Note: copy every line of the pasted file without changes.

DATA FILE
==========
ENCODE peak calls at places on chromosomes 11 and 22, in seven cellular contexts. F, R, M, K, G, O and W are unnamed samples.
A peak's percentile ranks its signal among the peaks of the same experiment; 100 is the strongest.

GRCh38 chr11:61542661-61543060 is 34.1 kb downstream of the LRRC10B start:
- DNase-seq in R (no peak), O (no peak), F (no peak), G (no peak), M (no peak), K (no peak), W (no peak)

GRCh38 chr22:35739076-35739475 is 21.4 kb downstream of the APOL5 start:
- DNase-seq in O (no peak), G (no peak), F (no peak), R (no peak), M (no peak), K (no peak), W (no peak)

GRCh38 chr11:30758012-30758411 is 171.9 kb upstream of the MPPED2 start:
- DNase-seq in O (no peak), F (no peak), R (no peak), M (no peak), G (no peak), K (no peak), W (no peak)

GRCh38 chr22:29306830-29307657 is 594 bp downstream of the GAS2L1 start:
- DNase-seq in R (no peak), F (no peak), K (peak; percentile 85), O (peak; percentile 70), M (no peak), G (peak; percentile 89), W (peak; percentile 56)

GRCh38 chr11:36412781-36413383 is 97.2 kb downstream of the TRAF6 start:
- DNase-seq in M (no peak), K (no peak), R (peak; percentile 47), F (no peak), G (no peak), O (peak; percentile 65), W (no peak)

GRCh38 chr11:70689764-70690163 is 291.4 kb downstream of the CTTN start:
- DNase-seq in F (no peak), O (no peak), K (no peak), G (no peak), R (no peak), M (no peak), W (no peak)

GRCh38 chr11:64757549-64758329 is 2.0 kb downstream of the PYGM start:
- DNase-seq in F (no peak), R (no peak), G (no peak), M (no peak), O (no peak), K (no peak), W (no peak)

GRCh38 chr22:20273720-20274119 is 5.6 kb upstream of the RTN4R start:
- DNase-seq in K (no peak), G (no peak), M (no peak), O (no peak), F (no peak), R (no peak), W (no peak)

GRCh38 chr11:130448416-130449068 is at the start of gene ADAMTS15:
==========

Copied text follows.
ENCODE peak calls at places on chromosomes 11 and 22, in seven cellular contexts. F, R, M, K, G, O and W are unnamed samples.
A peak's percentile ranks its signal among the peaks of the same experiment; 100 is the strongest.

GRCh38 chr11:61542661-61543060 is 34.1 kb downstream of the LRRC10B start:
- DNase-seq in R (no peak), O (no peak), F (no peak), G (no peak), M (no peak), K (no peak), W (no peak)

GRCh38 chr22:35739076-35739475 is 21.4 kb downstream of the APOL5 start:
- DNase-seq in O (no peak), G (no peak), F (no peak), R (no peak), M (no peak), K (no peak), W (no peak)

GRCh38 chr11:30758012-30758411 is 171.9 kb upstream of the MPPED2 start:
- DNase-seq in O (no peak), F (no peak), R (no peak), M (no peak), G (no peak), K (no peak), W (no peak)

GRCh38 chr22:29306830-29307657 is 594 bp downstream of the GAS2L1 start:
- DNase-seq in R (no peak), F (no peak), K (peak; percentile 85), O (peak; percentile 70), M (no peak), G (peak; percentile 89), W (peak; percentile 56)

GRCh38 chr11:36412781-36413383 is 97.2 kb downstream of the TRAF6 start:
- DNase-seq in M (no peak), K (no peak), R (peak; percentile 47), F (no peak), G (no peak), O (peak; percentile 65), W (no peak)

GRCh38 chr11:70689764-70690163 is 291.4 kb downstream of the CTTN start:
- DNase-seq in F (no peak), O (no peak), K (no peak), G (no peak), R (no peak), M (no peak), W (no peak)

GRCh38 chr11:64757549-64758329 is 2.0 kb downstream of the PYGM start:
- DNase-seq in F (no peak), R (no peak), G (no peak), M (no peak), O (no peak), K (no peak), W (no peak)

GRCh38 chr22:20273720-20274119 is 5.6 kb upstream of the RTN4R start:
- DNase-seq in K (no peak), G (no peak), M (no peak), O (no peak), F (no peak), R (no peak), W (no peak)

GRCh38 chr11:130448416-130449068 is at the start of gene ADAMTS15: